Artist Uses 19th-Century Portraits to Break Down the ‘Strong Black Woman’ Stereotype.

Heather Ayepong, a London-based artist, used the story of Sarah Forbes Bonetta to break down the strong Black woman stereotype.

Sarah Forbes Bonetta, born in 1843, was a princess of the Egbado clan of Nigeria’s Yoruba people. When she was 4 years old, her family was killed when British slave-traders invaded.

Bonetta survived, and a British commander suggested Bonetta be given to the Queen of Victoria as a “diplomatic gift.”

“She would be a present from the King of the Blacks to the Queen of the Whites.”

-Fredrick Forbes

Bonetta ended up spending the rest of her life among the British middle class. Her life was portrayed as a fairy tale, and she is depicted as happy and lucky to be saved to live in a life of British luxury.

When Ayepong read Bonetta’s story, it made her critical of how the portraits portrayed Bonetta.

“How can a black woman living in Victorian Britain within the realms of aristocracy have such an pleasant experience?…“Her portraits reminded me of the way some black women feel they need to compose themselves in such a way that suits others but not ourselves.”

Ayepong felt connected to Bonetta, largely around Ayepong’s treatment of being a Black woman.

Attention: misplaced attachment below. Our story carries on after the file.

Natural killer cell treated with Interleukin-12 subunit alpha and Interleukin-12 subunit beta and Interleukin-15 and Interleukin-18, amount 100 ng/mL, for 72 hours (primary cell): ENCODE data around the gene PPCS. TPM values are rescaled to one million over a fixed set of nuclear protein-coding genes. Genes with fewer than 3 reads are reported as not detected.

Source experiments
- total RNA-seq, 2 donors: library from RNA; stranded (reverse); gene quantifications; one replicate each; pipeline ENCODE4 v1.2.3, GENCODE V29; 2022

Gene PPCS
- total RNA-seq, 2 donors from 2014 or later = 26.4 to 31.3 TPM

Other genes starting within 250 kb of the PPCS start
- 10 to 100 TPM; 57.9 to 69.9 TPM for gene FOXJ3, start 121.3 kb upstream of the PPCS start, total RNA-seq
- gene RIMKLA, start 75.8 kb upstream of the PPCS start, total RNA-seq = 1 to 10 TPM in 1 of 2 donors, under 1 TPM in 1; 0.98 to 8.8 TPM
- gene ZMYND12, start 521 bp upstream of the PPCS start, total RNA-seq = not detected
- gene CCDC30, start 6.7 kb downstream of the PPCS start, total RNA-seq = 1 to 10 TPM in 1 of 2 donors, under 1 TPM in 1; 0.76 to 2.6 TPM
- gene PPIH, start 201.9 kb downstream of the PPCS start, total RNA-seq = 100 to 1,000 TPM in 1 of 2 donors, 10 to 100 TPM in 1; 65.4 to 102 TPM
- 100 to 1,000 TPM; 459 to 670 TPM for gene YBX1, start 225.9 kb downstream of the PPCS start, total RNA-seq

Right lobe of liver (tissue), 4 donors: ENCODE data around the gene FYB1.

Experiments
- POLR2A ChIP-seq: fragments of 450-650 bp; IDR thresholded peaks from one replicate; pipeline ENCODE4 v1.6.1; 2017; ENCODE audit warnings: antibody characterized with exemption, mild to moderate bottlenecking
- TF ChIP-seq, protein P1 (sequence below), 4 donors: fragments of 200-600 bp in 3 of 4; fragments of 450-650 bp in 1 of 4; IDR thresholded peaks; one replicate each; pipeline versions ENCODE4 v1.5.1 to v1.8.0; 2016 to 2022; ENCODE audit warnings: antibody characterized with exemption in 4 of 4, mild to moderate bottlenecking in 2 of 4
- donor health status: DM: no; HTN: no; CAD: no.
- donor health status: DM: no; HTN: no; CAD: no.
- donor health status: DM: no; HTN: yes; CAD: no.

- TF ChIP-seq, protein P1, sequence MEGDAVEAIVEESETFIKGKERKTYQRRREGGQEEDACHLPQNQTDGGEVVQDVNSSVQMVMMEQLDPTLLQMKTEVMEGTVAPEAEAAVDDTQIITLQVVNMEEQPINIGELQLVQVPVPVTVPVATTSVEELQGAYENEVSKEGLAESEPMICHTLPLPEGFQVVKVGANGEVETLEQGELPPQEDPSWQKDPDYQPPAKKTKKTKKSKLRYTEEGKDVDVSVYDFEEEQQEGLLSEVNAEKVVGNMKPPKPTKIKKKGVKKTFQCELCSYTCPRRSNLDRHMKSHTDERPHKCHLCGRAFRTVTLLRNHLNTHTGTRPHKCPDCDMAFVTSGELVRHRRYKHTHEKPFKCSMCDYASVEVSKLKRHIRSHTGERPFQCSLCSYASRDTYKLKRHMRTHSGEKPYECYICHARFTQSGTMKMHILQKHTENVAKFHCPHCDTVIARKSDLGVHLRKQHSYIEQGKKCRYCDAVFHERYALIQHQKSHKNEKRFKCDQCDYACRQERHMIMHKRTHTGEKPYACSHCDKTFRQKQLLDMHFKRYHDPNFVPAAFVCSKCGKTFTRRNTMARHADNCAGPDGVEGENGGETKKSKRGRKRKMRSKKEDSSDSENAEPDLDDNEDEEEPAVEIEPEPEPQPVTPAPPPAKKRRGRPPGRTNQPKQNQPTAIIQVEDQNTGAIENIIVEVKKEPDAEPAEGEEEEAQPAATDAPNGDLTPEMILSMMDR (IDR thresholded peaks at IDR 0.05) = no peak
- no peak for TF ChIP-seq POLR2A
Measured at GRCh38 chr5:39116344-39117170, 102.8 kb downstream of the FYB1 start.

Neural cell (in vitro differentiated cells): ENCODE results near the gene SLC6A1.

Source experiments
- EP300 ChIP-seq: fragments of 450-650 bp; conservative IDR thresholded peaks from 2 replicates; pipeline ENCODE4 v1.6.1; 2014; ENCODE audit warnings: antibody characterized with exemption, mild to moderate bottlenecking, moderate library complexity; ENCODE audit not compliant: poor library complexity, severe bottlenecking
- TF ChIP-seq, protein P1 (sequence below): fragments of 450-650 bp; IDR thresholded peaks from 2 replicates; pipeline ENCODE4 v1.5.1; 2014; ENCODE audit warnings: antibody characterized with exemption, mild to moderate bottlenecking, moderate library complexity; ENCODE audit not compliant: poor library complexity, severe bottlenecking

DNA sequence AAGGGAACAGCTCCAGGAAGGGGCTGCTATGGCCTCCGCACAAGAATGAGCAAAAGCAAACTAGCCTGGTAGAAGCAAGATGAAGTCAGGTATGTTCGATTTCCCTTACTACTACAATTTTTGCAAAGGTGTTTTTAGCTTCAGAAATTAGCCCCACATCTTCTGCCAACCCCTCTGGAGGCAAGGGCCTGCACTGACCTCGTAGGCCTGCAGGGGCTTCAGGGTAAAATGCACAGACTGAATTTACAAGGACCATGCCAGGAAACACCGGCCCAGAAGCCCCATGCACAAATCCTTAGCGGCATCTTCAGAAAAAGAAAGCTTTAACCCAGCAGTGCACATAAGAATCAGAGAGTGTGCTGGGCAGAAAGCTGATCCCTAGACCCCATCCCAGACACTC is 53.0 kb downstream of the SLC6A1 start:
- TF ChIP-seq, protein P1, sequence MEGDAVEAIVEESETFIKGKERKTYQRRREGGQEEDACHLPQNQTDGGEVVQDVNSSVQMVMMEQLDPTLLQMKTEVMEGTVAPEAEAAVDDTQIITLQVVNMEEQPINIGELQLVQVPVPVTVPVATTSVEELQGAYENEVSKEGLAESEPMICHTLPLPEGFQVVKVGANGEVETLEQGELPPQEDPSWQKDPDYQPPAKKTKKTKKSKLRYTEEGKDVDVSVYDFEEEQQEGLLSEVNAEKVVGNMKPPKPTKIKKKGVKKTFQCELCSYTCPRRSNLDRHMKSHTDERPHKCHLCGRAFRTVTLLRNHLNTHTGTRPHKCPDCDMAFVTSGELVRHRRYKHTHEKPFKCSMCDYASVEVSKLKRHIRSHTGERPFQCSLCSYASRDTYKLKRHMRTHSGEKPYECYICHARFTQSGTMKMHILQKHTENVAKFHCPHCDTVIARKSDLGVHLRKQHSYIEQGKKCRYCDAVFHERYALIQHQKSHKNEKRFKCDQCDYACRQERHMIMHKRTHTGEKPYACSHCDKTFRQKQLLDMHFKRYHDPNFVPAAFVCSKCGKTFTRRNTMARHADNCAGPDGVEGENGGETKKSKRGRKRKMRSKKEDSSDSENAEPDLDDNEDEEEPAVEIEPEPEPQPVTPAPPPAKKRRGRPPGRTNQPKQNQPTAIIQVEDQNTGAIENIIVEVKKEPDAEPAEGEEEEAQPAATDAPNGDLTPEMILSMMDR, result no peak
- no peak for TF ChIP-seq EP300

“I could be wearing a huge polo, wool jumper, boyfriend jeans and trainers and some creep would still look at me like a prostitute,”

Ayepong began to wonder if Bonetta suffered the same struggles that she does, such as pretending “things were alright when they weren’t,” which brings up the strong black woman stereotype. This is what inspired Ayepong to create this project. Through her art, Ayepong inserts herself into Bonetta’s life and re-creates the 19th-century portraits with her own image.

“I reimagined my own struggles, worries and insecurities onto Bonetta in order to allow myself to reflect, relive and possibly heal from those traumas,” Agyepong said. “I also really wanted other black women to share the experience with me, maybe evoke a cathartic experience whilst looking at the images to encourage a dialogue not just between others but between themselves.”

Via Huffington Post